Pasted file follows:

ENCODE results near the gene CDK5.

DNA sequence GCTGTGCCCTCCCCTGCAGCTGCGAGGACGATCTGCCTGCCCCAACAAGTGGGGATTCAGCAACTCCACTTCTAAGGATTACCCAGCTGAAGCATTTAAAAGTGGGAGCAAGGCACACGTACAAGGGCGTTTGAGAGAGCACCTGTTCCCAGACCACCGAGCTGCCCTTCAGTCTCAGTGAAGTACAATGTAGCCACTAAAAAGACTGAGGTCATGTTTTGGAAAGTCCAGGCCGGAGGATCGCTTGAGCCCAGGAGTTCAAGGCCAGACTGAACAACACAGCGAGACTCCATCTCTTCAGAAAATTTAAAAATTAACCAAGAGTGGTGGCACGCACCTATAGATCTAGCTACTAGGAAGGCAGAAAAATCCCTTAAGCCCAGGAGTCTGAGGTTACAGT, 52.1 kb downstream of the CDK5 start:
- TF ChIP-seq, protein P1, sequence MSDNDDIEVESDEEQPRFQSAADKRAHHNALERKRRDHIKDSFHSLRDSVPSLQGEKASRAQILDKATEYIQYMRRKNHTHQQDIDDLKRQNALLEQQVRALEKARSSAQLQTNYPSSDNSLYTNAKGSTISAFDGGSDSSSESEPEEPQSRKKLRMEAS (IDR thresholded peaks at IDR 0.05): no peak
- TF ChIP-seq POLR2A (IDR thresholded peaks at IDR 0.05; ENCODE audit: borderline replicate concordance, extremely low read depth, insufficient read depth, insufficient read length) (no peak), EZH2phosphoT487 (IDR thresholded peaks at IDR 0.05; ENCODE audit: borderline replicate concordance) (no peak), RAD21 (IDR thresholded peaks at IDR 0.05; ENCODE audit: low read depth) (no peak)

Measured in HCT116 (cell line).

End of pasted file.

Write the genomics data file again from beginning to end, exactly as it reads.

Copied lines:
ENCODE results near the gene CDK5.

DNA sequence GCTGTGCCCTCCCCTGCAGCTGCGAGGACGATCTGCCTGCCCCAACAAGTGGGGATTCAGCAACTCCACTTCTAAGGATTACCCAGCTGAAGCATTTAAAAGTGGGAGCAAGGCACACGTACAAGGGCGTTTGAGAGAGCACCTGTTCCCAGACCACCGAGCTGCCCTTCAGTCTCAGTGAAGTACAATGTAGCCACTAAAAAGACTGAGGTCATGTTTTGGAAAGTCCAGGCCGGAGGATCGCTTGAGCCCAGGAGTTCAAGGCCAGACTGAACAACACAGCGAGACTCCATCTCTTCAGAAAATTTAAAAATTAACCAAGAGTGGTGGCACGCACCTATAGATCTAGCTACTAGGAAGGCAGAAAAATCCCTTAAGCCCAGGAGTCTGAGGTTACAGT, 52.1 kb downstream of the CDK5 start:
- TF ChIP-seq, protein P1, sequence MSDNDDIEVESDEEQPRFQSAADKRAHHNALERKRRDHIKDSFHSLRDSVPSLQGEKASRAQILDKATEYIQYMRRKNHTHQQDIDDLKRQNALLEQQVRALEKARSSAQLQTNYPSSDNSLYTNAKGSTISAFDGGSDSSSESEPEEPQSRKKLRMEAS (IDR thresholded peaks at IDR 0.05): no peak
- TF ChIP-seq POLR2A (IDR thresholded peaks at IDR 0.05; ENCODE audit: borderline replicate concordance, extremely low read depth, insufficient read depth, insufficient read length) (no peak), EZH2phosphoT487 (IDR thresholded peaks at IDR 0.05; ENCODE audit: borderline replicate concordance) (no peak), RAD21 (IDR thresholded peaks at IDR 0.05; ENCODE audit: low read depth) (no peak)

Measured in HCT116 (cell line).